Age-Dependent Changes in Dopaminergic Neuron Firing Patterns in Substantia Nigra Pars Compacta

  • Yoshiyuki IshidaEmail author
  • Tatsuya Kozaki
  • Yoshikazu Isomura
  • Sachiko Ito
  • Ken-ichi Isobe
Part of the Journal of Neural Transmission. Supplementa book series (NEURALTRANS, volume 73)


Dopaminergic neurons in the substantia nigra pars compacta modulate complex motor control. Nigral dopaminergic neurons exhibit three different firing patterns in vivo: a pacemaker mode, a random mode, and a burst mode. These firing patterns are closely related to motor control. However, the changes in the proportion of the firing patterns with respect to age have not been fully established. To clarify the age-dependent changes in the proportion of dopaminergic firing patterns, we used single unit extracellular recordings in male F344/N rats. We observed that, with age, the distribution of the spikes fired by dopaminergic neurons shifts from pacemaker to random mode, and then from random to burst mode. These results suggest that the age-dependent changes in the proportion of nigral dopaminergic firing patterns may have an effect on motor function.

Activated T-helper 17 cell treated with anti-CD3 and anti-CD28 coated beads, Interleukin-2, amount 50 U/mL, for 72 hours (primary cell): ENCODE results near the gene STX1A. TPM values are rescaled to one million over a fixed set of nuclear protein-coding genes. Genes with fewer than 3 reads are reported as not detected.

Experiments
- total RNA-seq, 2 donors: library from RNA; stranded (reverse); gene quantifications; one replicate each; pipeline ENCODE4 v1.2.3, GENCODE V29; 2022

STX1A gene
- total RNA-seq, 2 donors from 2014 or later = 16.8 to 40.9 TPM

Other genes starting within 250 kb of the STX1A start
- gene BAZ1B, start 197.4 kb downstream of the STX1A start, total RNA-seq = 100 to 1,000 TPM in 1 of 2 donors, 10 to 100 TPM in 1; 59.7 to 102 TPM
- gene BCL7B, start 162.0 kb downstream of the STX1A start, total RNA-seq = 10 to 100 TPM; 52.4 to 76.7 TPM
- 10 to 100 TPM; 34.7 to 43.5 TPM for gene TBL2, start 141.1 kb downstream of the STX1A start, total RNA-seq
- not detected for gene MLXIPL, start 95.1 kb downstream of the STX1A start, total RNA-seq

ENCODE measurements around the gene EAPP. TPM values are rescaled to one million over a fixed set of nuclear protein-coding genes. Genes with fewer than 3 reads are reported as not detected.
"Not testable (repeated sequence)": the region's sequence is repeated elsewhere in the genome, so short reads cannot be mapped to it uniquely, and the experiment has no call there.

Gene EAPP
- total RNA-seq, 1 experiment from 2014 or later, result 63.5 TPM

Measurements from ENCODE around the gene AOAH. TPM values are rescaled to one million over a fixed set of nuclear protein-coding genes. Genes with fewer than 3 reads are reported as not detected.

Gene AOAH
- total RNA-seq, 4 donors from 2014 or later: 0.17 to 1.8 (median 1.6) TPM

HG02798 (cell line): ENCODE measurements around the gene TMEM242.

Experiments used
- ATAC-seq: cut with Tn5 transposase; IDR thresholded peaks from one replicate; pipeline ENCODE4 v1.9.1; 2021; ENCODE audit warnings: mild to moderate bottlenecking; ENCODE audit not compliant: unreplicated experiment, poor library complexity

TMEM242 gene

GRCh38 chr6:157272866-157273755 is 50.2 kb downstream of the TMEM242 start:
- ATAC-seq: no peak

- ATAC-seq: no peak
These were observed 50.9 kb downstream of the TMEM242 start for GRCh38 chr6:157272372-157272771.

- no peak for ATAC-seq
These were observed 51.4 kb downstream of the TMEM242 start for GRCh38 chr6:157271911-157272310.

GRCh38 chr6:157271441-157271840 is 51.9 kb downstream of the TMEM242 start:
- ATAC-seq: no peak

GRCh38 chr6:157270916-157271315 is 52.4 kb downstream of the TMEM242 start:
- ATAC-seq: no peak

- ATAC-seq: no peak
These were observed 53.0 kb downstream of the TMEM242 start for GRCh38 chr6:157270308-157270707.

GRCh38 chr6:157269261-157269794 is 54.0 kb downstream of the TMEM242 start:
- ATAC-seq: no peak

Aging Electrophysiology F344 rat Firing pattern Substantia nigra pars compacta 



Coefficient of variation








Substantia nigra pars compacta





The authors thank Ms. Fulva Shah and Dr. James Tepper for technical advice and Dr. Christian Lee for comments on the manuscript. This work was supported by Research Grants for Longevity Sciences (10C-03) from the Ministry of Health, Labour and Welfare of Japan.


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Copyright information

© Springer-Verlag/Wien Printed in Germany 2009

Authors and Affiliations

  • Yoshiyuki Ishida
    • 1
    • 2
    Email author
  • Tatsuya Kozaki
    • 3
  • Yoshikazu Isomura
    • 4
  • Sachiko Ito
    • 3
  • Ken-ichi Isobe
    • 2
    • 3
  1. 1.Radioisotope Research CenterNagoya University Graduate School of MedicineAichiJapan
  2. 2.Department of Mechanism of AgingNational Institute for Longevity SciencesAichiJapan
  3. 3.Department of ImmunologyNagoya University Graduate School of MedicineNagoyaJAPAN
  4. 4.Neural Circuit TheoryRIKEN Brain Science InstituteWako CityJAPAN

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